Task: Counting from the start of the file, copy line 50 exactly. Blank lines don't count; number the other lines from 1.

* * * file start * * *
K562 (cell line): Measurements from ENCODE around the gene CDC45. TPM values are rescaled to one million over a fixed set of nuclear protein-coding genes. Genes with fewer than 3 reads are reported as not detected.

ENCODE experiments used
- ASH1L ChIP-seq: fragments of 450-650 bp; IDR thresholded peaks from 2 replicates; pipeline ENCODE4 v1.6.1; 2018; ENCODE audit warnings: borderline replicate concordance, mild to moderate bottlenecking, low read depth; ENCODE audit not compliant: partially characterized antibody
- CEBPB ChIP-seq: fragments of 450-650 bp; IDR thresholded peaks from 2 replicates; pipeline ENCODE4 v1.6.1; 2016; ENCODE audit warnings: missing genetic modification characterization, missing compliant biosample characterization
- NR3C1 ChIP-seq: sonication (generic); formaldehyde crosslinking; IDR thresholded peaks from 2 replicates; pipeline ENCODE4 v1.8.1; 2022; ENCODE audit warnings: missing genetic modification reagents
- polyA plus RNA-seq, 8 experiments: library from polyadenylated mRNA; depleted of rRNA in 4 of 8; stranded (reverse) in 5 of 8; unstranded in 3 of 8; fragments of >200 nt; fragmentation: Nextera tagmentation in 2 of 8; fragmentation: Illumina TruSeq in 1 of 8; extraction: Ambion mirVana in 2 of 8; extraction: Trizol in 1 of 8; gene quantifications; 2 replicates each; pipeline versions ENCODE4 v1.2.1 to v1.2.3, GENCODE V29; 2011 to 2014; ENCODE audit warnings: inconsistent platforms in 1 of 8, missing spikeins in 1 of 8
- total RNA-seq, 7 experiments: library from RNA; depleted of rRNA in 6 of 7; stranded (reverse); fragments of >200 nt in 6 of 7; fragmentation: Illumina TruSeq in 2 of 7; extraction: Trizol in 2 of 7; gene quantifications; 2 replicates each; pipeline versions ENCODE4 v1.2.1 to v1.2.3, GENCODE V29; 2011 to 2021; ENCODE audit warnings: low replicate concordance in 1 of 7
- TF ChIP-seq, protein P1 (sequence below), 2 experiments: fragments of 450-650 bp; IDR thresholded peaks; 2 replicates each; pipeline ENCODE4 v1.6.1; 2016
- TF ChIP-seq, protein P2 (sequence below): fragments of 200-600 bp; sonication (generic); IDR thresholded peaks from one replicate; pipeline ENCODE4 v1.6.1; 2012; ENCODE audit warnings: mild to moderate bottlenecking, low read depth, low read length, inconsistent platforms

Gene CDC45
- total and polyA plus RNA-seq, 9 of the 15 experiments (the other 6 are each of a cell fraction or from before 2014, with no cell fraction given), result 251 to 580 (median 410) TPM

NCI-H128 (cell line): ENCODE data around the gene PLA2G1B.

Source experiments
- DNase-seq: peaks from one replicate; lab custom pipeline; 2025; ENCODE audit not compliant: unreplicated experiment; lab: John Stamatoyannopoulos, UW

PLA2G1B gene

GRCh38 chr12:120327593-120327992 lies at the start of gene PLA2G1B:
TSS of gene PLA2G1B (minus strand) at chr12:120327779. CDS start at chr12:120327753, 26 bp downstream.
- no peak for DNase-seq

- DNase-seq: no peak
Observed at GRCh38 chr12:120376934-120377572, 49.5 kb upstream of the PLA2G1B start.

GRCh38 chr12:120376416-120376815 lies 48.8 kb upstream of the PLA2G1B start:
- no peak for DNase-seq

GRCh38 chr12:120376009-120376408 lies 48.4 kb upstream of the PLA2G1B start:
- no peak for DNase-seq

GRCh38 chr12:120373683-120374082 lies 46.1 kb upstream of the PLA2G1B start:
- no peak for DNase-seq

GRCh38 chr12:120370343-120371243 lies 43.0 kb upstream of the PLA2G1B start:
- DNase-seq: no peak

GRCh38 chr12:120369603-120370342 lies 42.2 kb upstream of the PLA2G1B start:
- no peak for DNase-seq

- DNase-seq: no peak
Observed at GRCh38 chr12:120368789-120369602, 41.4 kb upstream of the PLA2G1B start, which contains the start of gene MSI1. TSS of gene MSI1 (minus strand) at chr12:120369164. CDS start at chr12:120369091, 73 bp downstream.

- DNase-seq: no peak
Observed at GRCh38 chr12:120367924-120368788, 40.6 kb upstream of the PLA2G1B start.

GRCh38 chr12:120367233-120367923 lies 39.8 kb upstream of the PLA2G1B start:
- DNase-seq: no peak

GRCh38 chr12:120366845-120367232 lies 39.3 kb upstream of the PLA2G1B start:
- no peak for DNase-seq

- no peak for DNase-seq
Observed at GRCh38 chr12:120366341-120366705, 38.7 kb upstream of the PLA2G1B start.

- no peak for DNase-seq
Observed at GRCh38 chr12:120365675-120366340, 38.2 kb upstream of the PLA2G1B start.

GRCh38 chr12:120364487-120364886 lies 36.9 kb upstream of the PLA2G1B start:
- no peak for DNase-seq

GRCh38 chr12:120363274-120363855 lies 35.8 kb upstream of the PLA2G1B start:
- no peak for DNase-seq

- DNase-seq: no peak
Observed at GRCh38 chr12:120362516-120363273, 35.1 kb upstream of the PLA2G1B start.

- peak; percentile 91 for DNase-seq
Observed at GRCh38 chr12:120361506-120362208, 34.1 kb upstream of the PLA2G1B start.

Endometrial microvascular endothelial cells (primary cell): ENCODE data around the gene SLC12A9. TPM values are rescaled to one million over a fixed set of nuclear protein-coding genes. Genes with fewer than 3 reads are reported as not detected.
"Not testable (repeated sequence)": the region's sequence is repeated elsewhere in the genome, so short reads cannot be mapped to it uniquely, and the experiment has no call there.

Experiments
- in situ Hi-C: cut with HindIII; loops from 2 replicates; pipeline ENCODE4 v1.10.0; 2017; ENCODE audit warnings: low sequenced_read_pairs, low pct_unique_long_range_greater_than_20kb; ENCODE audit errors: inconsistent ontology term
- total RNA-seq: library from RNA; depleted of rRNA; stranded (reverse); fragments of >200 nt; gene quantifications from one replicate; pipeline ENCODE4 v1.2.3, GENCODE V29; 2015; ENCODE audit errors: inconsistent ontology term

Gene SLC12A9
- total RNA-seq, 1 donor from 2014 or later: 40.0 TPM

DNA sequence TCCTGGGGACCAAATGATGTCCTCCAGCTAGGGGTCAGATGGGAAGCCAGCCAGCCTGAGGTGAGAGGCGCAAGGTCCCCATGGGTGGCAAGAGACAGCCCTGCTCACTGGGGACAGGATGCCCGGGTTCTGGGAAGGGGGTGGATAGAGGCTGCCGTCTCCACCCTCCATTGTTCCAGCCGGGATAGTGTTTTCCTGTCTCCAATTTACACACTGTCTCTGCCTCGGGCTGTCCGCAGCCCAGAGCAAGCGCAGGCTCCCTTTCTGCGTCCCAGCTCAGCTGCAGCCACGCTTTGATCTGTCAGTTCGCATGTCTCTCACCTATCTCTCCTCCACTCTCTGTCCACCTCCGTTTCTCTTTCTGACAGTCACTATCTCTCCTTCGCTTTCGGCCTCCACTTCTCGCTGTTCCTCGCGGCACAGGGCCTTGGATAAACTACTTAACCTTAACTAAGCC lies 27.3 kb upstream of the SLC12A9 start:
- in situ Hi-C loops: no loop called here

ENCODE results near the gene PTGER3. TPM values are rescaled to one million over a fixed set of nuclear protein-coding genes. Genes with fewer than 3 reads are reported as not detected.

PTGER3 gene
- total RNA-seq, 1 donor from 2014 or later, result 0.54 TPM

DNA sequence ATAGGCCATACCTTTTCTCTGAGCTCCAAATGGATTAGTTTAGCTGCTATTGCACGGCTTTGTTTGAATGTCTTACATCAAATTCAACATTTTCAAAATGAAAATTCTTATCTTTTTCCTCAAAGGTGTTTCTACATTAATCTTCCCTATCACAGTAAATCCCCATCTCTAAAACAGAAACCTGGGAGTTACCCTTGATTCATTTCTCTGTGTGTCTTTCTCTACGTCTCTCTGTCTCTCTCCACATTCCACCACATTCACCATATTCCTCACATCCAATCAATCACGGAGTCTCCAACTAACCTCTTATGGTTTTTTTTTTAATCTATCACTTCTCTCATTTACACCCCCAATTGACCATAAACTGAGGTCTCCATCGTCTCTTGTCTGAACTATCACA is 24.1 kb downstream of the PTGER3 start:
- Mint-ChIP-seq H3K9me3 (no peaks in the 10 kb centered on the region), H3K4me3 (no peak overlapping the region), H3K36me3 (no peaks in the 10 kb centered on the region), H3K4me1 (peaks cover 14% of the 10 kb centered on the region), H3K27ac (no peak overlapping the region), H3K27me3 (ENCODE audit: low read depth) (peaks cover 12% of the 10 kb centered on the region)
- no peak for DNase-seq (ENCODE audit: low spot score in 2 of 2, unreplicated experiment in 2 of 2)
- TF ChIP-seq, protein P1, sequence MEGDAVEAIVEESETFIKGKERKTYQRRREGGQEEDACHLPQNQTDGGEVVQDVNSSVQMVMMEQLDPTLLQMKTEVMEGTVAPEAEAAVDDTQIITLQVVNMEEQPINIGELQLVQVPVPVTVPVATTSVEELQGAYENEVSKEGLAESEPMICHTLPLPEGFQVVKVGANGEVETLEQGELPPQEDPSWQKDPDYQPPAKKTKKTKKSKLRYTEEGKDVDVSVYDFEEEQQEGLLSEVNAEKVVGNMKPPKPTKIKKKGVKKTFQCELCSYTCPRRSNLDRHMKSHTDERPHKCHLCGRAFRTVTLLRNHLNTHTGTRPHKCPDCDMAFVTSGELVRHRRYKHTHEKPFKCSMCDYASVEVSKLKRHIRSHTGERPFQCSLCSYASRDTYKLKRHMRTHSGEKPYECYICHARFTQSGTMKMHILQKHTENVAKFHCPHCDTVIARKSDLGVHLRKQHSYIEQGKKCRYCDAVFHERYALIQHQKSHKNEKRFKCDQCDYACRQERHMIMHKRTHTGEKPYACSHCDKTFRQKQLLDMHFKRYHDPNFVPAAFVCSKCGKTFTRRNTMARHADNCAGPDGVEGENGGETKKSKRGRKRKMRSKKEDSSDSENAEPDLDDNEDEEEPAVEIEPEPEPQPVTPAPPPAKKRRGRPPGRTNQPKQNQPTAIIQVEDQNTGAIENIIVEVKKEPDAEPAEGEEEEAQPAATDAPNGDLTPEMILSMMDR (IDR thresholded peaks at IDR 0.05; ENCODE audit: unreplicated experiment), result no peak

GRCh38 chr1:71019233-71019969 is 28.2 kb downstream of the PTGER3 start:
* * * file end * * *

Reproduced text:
Observed at GRCh38 chr12:120361506-120362208, 34.1 kb upstream of the PLA2G1B start.